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Fab Scottish cycling Routes: Drumbeg Coastal

Written by Fiona August 25 2010

This fabulously scenic route via Drumbeg on the Assynt coast in north-west Scotland has been suggested by Scot Tares, a life-long cycling fan and now owner of Skinny Tyres, a road cycling tour and holiday company.

The route: Drumbeg Coastal Cycle

Distance: 40 miles (with possible 30-mile extension)

Start and finish: Inchnadamph Hotel

Overview: The Drumbeg coastal road circles the soaring buttresses of Quinag (pronounced “koonyak”). Big climbs and fat descents all rolled into a route that takes your breath away on every turn.

The route: Inchnadamph is on the shores of Loch Assynt and offers one of the most gorgeous scenic starts to any cycle in Scotland.  Heading from the hotel car park you’ll spot the first climb of the day snaking up the shoulder of Quinag. This first ascent is steady and any hardship is offset by the views offered all around. From the summit there comes the reward of a long and fast descent towards the Kylesku Bridge, before turning left off of the A894 and on to the smaller single track B869. If you have never seen the Kylesku Bridge before, the extra 3 mile out and back detour is worth the pedalling effort.

A word of warning! It’s a good idea to set off early for this ride. At the height of the tourist season there can be a lot of traffic on the roads so try to go before the visitors head off in their cars.

The next few miles head through thick oak woodland that clings to the steep slopes and occasionally you are given brief glances of Eddrachilliss Bay. The riding here is very pleasant and on a day of blue skies you can imagine yourself riding along a rocky Mediterranean coastline.

As you ride on, passing the villages of Drumbeg and the wonderfully named Nedd, the trees thin out and the road becomes more rolling until you get to some serious descending and ascending on slopes of up to 20% gradient. These climbs will have you out of the saddle and pulling on the bars to get the wheels turning.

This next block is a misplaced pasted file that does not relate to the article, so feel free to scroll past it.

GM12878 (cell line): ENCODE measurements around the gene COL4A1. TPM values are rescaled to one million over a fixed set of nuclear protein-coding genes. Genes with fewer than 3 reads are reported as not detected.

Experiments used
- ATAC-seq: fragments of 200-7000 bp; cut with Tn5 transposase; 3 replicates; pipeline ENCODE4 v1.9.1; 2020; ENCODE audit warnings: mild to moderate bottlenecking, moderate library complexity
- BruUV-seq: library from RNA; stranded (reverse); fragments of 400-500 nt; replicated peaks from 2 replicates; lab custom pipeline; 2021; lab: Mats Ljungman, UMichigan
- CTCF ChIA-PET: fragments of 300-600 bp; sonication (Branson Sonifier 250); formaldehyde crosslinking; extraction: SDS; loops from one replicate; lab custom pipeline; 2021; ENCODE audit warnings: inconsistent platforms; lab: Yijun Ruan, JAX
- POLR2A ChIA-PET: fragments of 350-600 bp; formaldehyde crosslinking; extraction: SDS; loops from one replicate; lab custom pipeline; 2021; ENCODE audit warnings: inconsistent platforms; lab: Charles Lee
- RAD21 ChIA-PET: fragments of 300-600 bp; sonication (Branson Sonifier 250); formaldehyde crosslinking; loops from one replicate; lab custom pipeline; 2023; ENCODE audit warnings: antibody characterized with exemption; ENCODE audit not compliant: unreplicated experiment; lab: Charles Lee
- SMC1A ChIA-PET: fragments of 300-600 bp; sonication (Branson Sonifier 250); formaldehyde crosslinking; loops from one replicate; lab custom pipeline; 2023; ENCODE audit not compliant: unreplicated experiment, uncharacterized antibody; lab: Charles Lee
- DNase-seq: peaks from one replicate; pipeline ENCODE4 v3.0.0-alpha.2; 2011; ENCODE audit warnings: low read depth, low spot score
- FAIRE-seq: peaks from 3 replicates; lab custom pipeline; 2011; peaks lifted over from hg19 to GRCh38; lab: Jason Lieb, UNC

The coast is regained as the road cuts through a solid rockface that drops steeply down to beautiful sandy beaches. From here on the road is rolling, but the gradients are gentler as you swoop past beaches and villages.

All to soon the road rejoins the A837 at Lochinver and all that remains is a fast 12 miles back to Inchnadamph, past the ruins of Ardvreck Castle and hopefully with a tailwind.

An extension: This route can be extended for another 30 miles or so by turning right at Lochinver and then following the unclassified Inverkirkaig road that swings around below Stac Pollaidh and then return to Inchnadamph via Elphin. This extension follows the route of the Ullapool Beag sportive held every September and promoted by Hands On Events.

A wee bit about Scot Tares: He has been cycling since he was two when his dad, a racing cyclist, popped him on a bike sans  stabilisers. Toddler Scot immediately went over the handlebars – but strangely he wasn’t put off. A we bit older, Scot raced with Perth United Cycling Club and he’s now a Level 2 British Cycling Coach. Over the last year he has launched a new business Skinny Tyres, which models the popular road cycling training camps in the Alps and Pyrenees, but i Scotland. Skinny Tyres provides fully supported road cycling tours around the Highlands of Scotland. Riders are treated to fantastic routes supported by experienced guides, vehicle back-up, road riding skills coaching, maintenance workshops, post-ride sports massage and lots of other extras. If you watched the most recent Adventure Show on TV you would have spotted Scot putting presenter Dougie Vipod through his paces on a racer bike.

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